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Project: Open Air

Project: Open Air

Postby Gearhead » Tue Mar 27, 2012 2:16 am

I decided to put together an open-air workbench for my main system a little while back, using scrap acrylic I had left over from a scratchbuild a few years ago. It was a dual-layer bench with open sides, much like the HPSC Top Deck Tech Station. It turned out all right for being thrown together, but it wasn't really what I wanted. It did make me realize the emphasis that manufacturers are putting on appearance in our hardware these days there's no reason to hide it inside a box. Window be damned, I want to be able to see it.

In the prototype I made, all of the heat-generating components are on to top deck, with the only lower-level fan being in the PSU. When I realized that I also realized that I could box it in for appearance, hiding almost everything but the motherboard and the pieces attached directly to it.

I had a lot of scrap oak laying around from another scratchbuild that's currently on hold, so I decided to use it.

First off, I made a frame for the base:

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I ran it around the router table to give it a little more interesting profile:

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A few more scrap pieces with the same chamfer make up the corner columns (I plan to continue with this beveled-corner square theme throughout):

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Drilled and countersunk holes under the corners of the frame for screw-mounting the columns:

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The finished piece withh have acrylic side panels, so I cut channels in each post and test fit:

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In the end those panels will be black, painted on the inside. The PSU lights up and I don't want anything distracting the view from the hardware mounted on top.

More to come.
Last edited by Gearhead on Thu Apr 26, 2012 9:02 pm, edited 1 time in total.
'I will accept any rules that you feel necessary to your freedom. If I find them tolerable, I tolerate them; if I find them too obnoxious, I break them. I am free because I know that I alone am morally responsible for everything I do.' - Robert Heinlein
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Onward

Postby Gearhead » Tue Mar 27, 2012 2:26 am

Ok, so we all make mistakes, right? Right??

As it turns out, I'm no exception. As though I needed a reminder. For cable management reasons (among others) I'm going to have to be able to put my hand inside this box with the top in place. Obviously with the thing as it stands I can't do that since the acrylic panels slide out the top. $#&*!!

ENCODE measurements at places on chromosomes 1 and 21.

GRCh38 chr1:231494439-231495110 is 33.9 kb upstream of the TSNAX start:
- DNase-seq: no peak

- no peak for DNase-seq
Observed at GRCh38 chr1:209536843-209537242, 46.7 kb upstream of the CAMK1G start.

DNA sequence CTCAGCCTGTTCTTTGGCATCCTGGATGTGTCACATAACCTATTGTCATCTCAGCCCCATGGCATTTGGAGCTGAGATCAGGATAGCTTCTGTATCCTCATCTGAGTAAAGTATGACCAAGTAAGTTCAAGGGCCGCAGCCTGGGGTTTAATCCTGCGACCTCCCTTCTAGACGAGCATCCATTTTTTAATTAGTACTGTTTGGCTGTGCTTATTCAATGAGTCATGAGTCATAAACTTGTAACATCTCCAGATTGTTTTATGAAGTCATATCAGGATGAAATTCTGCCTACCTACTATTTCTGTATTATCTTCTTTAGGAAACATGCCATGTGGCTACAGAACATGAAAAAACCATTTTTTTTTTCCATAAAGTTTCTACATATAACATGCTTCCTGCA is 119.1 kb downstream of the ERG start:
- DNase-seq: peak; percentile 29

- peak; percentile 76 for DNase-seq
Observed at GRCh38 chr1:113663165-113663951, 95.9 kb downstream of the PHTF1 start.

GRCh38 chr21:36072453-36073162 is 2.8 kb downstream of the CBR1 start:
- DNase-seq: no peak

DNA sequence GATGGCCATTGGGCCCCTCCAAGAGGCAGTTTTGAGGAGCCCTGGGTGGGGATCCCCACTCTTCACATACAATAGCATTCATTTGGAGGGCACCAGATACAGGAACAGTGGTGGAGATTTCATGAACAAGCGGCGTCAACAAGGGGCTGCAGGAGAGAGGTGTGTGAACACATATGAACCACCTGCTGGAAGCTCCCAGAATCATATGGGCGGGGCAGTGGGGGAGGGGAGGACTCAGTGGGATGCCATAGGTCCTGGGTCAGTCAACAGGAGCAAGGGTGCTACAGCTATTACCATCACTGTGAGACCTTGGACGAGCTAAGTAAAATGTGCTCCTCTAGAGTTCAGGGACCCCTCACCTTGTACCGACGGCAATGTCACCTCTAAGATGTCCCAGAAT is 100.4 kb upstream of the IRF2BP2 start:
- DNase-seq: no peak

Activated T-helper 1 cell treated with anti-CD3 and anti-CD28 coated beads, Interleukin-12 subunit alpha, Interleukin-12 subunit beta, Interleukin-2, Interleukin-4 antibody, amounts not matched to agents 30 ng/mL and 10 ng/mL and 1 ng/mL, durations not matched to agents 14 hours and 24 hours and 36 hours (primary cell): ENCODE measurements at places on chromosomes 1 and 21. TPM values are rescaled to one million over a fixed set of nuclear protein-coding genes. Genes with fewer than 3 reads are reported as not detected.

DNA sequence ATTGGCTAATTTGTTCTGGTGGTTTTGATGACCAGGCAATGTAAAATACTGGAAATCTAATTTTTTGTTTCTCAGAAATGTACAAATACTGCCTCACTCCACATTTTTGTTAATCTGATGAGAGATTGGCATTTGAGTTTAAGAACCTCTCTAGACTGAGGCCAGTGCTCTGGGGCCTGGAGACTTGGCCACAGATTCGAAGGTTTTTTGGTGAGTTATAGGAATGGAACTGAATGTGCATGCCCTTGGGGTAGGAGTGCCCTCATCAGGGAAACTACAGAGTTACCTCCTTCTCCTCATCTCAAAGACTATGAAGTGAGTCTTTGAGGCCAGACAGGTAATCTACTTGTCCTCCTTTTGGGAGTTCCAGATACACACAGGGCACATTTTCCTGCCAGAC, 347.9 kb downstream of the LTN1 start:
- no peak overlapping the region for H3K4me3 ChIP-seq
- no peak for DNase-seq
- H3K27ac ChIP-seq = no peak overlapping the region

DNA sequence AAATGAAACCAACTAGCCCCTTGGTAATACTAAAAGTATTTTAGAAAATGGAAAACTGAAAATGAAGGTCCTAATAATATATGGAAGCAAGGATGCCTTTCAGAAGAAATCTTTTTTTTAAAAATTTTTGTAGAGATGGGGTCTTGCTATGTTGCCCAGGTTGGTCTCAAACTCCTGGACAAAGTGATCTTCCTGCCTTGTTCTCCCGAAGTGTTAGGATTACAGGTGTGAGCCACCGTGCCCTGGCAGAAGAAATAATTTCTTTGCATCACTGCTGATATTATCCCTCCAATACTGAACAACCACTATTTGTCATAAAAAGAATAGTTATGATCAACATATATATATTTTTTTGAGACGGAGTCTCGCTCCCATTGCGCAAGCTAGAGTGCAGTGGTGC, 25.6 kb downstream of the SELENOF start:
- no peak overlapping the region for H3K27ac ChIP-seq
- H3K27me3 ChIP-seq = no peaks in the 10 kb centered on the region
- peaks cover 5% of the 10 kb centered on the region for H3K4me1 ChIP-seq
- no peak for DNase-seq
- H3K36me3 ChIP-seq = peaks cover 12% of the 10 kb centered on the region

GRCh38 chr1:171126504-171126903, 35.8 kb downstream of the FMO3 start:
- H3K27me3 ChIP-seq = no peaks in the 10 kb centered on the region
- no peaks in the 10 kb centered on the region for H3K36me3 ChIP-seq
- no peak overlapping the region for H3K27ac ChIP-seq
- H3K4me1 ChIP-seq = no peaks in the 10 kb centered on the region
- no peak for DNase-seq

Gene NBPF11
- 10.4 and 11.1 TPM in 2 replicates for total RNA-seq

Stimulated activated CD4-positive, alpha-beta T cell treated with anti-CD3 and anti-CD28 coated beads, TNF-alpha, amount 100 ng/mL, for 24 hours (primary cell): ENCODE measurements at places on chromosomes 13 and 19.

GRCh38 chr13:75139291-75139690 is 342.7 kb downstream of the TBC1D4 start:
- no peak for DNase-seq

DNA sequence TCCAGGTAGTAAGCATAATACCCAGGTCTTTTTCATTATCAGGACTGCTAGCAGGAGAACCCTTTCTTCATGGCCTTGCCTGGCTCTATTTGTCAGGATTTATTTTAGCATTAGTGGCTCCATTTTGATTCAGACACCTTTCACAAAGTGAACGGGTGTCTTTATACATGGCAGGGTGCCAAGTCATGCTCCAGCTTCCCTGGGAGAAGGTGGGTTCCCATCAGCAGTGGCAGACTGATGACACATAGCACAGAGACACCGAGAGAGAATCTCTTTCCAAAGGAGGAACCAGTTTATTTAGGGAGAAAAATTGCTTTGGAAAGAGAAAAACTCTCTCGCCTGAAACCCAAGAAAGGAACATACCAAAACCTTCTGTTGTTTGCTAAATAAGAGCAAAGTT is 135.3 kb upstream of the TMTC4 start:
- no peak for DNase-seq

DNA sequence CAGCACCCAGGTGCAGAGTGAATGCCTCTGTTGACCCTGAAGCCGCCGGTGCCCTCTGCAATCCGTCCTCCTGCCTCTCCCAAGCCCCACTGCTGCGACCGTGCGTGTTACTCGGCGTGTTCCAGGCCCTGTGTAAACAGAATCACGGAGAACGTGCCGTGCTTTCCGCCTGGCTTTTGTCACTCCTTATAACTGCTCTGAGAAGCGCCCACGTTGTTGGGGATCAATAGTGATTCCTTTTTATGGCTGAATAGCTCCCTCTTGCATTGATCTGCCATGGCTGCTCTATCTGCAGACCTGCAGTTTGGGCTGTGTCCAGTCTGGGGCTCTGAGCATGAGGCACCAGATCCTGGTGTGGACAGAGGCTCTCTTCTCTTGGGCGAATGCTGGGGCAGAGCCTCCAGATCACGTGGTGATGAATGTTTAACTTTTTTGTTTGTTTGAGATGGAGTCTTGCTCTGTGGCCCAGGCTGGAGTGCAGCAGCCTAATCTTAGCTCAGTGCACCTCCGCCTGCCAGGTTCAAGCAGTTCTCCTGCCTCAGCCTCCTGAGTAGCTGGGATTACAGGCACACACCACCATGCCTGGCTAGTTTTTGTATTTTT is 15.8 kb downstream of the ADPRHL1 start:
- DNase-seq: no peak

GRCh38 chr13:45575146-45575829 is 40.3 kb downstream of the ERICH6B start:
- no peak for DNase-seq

I knew that, I really did. I allowed for it in the design even, but when I was cutting away in the last session things were just going too well and I got carried away.

These two grooves should never have been cut:

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The plan was to make backers for the sides of this panel and hold it in place with magnets. Now I get to do that but I also have to deal with these unsightly grooves I cut. Hooray for productivity.

Since this panel will just be standing vertically with no pressure on it at all I only need very small magnets. Just the thing:

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Now the problem is I have to get this panel to line up exactly with the grooves that I cut (that I wasn't supposed to cut). Without those I had some margin for error since a little further in or closer out wouldn't be visible. Now the edges of the panel will be lined up with the grooves and anything out of line will be visible.

I'll be using two of those tiny magnets, one glued to the inside of the panel once it's painted and one glued to a backer strip. Placement of that backer strip will determine the final placement of the acrylic. I left the panel inside the grooves and used some bigger magnets to hold the smaller ones in place where they'll be in the final assemby...

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Then cut some oak strips a little shorter than the columns, pressed them against the small magnets and glued them in place...

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Once the glue was dry I took the columns off and set about filling in those damned grooves. Cut two strips of scrap acrylic the same length as the columns and slightly wider than the grooves are deep, roughed them up with sandpaper so they would glue well and glued them in place:

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The next step was scary because I had to get that acrylic flush with the surface of the column without damaging the backer strip that I had glued to it, but patience and a table saw got it done:

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Fit it in place and it turned out very well!

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So there's that mistake fixed. Whew. Too bad I screwed up the panel while I was cutting it down to its new width and had to order another piece of acrylic since that was my LAST ONE. Yes. I screwed up while repairing a screwup.

<sigh>
'I will accept any rules that you feel necessary to your freedom. If I find them tolerable, I tolerate them; if I find them too obnoxious, I break them. I am free because I know that I alone am morally responsible for everything I do.' - Robert Heinlein
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Onward... more